Even relatively small local governments are starting to use artificial intelligence (AI) applications --mostly in the form of chatbots--according to "Ready for What's Next," a report from the National Association of State Chief Information Officers and the Center for Digital Government. These virtual assistants can answer many questions the public requests, like times and dates for garbage pickup, and the applications have become affordable for smaller governments.
Still, state and local governments haven't adopted the technology in great numbers--a 2017 survey of state and local public officials done by the Center for Digital Government found that fewer than 30 percent of respondents were interested in AI, and fewer than 16 percent were already using it. In comparison, half of public companies use some form of AI.
Experts don't see chatbots as the future of government AI applications. "The real impact of AI will be in less obvious solutions, such as law enforcement, public benefits, human services, and Medicaid," according to the report. "We're at a tipping point where interesting things are happening, now that we have more computing power and data to make AI applications."
Blockchain is another tech area that some state and local governments are investigating. According to the report, "government's more common databases can be improved by blockchain to make them simpler to operate, more secure, and less costly. Possible uses range from motor vehicle and land record registry transactions to authenticating professional licenses and managing birth and death certificates. Some have even suggested that blockchain could make voting more secure."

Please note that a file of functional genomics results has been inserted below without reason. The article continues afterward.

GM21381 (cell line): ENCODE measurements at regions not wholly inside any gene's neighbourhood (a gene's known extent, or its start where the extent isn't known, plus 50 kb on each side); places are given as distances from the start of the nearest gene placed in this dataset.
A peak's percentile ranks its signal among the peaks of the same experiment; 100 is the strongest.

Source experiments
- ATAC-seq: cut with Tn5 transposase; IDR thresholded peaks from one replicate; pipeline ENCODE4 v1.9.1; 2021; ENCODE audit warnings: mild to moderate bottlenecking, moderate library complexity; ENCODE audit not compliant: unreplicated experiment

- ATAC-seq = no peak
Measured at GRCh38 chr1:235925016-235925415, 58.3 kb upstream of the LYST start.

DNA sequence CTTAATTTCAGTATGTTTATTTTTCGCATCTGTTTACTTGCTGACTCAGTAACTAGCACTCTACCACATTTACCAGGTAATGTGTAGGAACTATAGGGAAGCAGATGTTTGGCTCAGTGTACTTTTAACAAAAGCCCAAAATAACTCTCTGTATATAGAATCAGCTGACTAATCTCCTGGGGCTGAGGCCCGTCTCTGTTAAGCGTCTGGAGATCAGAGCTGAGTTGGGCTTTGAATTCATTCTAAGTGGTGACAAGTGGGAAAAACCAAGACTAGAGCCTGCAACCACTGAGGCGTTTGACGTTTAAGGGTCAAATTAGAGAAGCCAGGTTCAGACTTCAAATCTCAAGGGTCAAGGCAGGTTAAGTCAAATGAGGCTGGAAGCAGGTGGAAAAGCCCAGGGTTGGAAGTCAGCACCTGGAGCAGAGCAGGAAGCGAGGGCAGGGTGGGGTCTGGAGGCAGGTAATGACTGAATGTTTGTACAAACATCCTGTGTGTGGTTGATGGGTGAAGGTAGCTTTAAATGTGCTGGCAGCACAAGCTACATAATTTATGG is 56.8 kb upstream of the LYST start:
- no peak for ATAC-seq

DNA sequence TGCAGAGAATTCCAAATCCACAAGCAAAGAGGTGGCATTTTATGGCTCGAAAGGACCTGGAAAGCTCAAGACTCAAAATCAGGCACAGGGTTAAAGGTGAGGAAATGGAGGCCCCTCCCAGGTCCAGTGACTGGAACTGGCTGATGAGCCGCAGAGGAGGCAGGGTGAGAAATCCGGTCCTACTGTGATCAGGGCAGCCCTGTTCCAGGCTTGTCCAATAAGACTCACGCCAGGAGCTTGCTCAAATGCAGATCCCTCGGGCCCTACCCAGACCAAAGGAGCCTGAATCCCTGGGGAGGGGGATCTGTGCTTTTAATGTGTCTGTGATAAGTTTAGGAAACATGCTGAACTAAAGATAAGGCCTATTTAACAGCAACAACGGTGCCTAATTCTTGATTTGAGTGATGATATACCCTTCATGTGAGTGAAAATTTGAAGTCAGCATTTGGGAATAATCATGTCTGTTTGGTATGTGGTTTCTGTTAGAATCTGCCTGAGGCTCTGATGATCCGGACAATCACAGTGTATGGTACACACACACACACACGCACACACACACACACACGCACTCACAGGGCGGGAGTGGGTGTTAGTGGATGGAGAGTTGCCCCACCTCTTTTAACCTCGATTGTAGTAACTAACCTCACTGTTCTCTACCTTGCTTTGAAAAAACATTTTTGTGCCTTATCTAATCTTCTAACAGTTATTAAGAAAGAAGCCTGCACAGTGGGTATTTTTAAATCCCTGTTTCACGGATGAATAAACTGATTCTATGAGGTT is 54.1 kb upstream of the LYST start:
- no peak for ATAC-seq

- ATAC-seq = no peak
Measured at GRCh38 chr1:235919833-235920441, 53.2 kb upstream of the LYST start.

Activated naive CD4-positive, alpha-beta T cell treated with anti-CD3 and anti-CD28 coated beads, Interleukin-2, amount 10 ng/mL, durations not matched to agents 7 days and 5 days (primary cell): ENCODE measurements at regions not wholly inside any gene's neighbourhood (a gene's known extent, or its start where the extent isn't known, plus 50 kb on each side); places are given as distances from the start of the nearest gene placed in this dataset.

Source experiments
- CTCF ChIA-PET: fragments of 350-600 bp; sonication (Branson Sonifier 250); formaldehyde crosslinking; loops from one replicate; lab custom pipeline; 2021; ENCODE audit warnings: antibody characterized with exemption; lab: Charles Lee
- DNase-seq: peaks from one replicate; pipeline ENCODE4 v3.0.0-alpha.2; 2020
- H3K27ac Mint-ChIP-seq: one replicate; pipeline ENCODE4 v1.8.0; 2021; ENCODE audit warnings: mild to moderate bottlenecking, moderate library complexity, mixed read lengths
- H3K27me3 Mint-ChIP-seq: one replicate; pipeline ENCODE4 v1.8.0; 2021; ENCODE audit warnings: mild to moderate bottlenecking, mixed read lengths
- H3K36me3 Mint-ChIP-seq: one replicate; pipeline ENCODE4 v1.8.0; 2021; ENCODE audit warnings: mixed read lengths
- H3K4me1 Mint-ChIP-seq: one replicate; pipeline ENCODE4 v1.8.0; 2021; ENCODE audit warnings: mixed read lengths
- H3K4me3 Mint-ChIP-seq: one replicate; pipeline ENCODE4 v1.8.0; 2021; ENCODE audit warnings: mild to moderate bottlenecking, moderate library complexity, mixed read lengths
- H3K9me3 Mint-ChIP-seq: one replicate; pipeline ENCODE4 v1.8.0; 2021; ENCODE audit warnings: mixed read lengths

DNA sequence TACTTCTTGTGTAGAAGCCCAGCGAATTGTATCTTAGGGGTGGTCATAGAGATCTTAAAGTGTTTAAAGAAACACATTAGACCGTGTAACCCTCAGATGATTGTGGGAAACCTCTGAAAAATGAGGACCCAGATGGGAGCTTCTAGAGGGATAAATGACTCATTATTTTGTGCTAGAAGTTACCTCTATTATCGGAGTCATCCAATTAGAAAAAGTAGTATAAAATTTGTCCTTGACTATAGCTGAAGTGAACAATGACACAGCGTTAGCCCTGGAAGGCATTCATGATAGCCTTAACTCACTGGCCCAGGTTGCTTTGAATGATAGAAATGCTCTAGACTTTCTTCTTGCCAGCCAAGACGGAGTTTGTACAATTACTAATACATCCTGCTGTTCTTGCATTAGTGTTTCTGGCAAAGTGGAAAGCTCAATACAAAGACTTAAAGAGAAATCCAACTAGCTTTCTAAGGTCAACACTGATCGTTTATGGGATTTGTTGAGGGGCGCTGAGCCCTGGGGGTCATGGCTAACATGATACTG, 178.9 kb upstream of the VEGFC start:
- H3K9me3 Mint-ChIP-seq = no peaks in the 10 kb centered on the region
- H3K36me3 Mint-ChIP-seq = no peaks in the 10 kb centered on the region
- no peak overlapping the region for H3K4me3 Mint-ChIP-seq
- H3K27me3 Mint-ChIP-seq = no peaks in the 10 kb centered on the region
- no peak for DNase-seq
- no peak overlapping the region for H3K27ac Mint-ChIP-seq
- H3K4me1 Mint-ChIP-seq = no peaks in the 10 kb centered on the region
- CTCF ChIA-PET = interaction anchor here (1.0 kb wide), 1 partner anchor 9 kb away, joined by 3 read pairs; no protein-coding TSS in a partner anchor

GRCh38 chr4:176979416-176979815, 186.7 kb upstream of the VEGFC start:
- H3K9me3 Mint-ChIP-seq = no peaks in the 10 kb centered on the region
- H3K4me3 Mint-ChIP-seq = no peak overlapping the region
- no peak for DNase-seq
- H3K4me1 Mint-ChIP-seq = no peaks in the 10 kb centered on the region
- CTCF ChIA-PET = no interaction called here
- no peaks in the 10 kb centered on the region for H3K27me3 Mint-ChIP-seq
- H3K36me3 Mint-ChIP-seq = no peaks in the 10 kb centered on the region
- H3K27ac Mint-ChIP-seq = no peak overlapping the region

"The issue around blockchain is that it requires quite a bit of collaboration and cooperation," the report says. "It's a chicken-and-egg technology, where the technology has been around for a while, but will require larger adoption before it's accepted." The Center for Digital Government survey found that more than half of respondents said they were somewhat or very unfamiliar with the concept of blockchain, while nearly 55 percent said they did not know if there was a level of interest in using blockchain within their agency or department. And more than 90 percent said there were no plans to use blockchain, or they did not know of any plans to use the technology.
In general, implementing...